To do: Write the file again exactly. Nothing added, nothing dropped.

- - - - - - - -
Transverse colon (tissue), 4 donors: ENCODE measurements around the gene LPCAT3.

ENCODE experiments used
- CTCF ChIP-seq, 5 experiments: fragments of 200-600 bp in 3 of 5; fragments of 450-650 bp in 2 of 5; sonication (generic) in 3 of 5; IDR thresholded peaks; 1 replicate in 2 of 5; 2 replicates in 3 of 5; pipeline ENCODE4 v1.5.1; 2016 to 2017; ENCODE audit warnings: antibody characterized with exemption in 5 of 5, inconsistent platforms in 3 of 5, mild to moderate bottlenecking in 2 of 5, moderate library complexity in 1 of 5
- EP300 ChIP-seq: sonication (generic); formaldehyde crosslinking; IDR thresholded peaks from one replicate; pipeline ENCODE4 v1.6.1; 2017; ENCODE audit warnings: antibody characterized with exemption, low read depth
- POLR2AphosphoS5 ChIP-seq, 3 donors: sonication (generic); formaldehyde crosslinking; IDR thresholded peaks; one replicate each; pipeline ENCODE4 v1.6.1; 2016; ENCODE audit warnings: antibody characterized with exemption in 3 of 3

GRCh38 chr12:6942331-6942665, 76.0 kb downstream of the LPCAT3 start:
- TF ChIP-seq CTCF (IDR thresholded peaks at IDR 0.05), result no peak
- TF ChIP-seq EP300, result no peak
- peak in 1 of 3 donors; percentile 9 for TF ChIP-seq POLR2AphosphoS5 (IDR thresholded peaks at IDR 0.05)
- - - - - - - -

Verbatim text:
Transverse colon (tissue), 4 donors: ENCODE measurements around the gene LPCAT3.

ENCODE experiments used
- CTCF ChIP-seq, 5 experiments: fragments of 200-600 bp in 3 of 5; fragments of 450-650 bp in 2 of 5; sonication (generic) in 3 of 5; IDR thresholded peaks; 1 replicate in 2 of 5; 2 replicates in 3 of 5; pipeline ENCODE4 v1.5.1; 2016 to 2017; ENCODE audit warnings: antibody characterized with exemption in 5 of 5, inconsistent platforms in 3 of 5, mild to moderate bottlenecking in 2 of 5, moderate library complexity in 1 of 5
- EP300 ChIP-seq: sonication (generic); formaldehyde crosslinking; IDR thresholded peaks from one replicate; pipeline ENCODE4 v1.6.1; 2017; ENCODE audit warnings: antibody characterized with exemption, low read depth
- POLR2AphosphoS5 ChIP-seq, 3 donors: sonication (generic); formaldehyde crosslinking; IDR thresholded peaks; one replicate each; pipeline ENCODE4 v1.6.1; 2016; ENCODE audit warnings: antibody characterized with exemption in 3 of 3

GRCh38 chr12:6942331-6942665, 76.0 kb downstream of the LPCAT3 start:
- TF ChIP-seq CTCF (IDR thresholded peaks at IDR 0.05), result no peak
- TF ChIP-seq EP300, result no peak
- peak in 1 of 3 donors; percentile 9 for TF ChIP-seq POLR2AphosphoS5 (IDR thresholded peaks at IDR 0.05)